He wasn’t sure how he escaped then, at the time. The world had already become a blood haze by the time the thing came from the forest. A blur of colors in vague bestial form, it tore through the witch hunters and their mob almost before they could scream themselves. Ven found his hooves then and fled blindly into the deepwood.

The forest alone knew how long Ven stumbled after chewing the last of his binds off. He’d long run out of tears by the time he collapsed in exhaustion and thirst. He fell unconscious, woke parched and famished, then staggered onward till exhaustion took him again. Between bouts of brief consciousness and fever dreams, he saw a familiar yet terrifying face looking down on him. When he awoke to a pool that shone like starlight even under darkest forest canopy, Ven drank without regard for any consequences. When the hulking figure of the deepwood creature beckoned, starshine in his black eyes, Ven waded into the waters without question.

The rest of what happened that night Ven would lock away in the deepest recesses of private memory. He lived with the satyr for years after that, though he never saw him except shrouded in the darkness of the deepwood. Malethar, the fey spirit who had saved and drawn him here, spoke to Ven only in the most cryptic of dreams. What the relationship of the fey being and the satyr was—master and servant, god and avatar—Ven was never completely certain. Malethar gave him the power to hunt down and kill every last living witch hunter, and that was enough for Ven.

For all Ven and the satyr’s hunting, the forest around the deepwood continued to recede. Humanity cut its way ever further in their voracious hunger to claim and to dominate. Whatever they encountered that frightened them, they burned away. Malethar could not stop it, out there on the fringes of his power, but he could at least preserve the forest heart. No matter how greedily the humans conquered, the satyr would stop their advance at the deepwood. Or so Ven always thought.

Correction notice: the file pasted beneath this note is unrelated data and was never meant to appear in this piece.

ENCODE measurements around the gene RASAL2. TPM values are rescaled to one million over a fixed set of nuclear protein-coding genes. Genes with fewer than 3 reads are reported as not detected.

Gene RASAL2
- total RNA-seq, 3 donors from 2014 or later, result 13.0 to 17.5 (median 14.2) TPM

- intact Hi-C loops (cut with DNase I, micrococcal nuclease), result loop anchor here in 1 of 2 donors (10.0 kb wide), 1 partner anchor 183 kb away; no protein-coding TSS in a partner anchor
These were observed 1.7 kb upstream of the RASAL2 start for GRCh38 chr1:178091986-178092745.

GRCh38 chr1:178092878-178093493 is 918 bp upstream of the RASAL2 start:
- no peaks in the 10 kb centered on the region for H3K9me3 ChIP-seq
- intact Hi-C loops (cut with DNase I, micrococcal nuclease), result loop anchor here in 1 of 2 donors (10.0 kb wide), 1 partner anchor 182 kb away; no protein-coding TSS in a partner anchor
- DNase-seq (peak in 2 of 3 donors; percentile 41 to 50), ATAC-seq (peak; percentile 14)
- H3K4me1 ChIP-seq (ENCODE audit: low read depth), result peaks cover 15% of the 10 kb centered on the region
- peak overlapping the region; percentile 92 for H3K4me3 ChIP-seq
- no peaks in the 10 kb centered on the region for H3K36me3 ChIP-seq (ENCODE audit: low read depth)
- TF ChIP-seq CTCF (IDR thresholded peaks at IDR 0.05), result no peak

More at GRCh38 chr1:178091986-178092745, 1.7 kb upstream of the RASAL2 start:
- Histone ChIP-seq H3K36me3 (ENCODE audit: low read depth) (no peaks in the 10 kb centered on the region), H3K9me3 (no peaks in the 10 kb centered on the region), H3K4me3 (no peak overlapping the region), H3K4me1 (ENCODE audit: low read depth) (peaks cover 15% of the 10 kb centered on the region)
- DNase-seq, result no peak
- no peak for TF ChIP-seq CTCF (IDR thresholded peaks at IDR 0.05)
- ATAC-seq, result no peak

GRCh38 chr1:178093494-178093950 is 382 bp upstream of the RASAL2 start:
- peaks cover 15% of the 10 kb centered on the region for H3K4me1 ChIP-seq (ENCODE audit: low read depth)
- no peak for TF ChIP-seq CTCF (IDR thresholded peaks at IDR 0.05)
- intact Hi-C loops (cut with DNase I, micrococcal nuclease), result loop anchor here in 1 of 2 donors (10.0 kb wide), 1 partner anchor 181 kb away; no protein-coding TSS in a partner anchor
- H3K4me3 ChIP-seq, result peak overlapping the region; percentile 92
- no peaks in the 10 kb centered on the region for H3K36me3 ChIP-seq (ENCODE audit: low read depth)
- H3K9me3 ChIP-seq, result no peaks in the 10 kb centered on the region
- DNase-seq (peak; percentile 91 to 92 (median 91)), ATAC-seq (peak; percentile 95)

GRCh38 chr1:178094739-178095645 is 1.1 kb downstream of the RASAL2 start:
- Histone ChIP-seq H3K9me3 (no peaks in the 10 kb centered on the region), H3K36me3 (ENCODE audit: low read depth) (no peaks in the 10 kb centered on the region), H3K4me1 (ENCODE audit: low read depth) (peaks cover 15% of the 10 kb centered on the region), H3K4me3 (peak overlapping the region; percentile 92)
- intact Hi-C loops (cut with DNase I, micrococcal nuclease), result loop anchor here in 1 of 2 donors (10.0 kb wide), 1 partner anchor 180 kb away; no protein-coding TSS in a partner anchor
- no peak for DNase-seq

He learned a second lesson the day the dancing creature fell in a whirlwind of fang and blade. Once again he barely escaped with his life as another he cared for was cut down. This time Ven fought with arrow and magic and blade; against the lord’s knights and their wizards, even Malethar’s gifts were not enough.

Ven returned alone, bloodied and defeated, to the fey spirit’s pool and glade. He expected Malethar to abandon him in his failure, but the trickster godling of the deepwood had one last trick up his sleeves. And one more gift.

Yurning Wood was no more by the end of that night, but neither were the humans who claimed it.

Ven found his way south in the seasons that followed, sticking to the wilderness and the fringes of the country. Eventually he learned he’d left human lands behind him completely. It took him a number of years to trust anyone again save the forest spirits, but with time he came to trust a small number of the halflings, greenskins, and dwarfish folk he encountered here. When the offer was made by Juniper to put his skills to the test in defense of the woodlands again, he surprised even himself by accepting. Trust, it seemed, was something that—even once destroyed—could be reborn.

To this day, however, he’s never confided in anyone the truth of the seed he wears around his neck, or the nature of the waters it contains within. Only time and Malethar could tell when it would be time for that second rebirthing.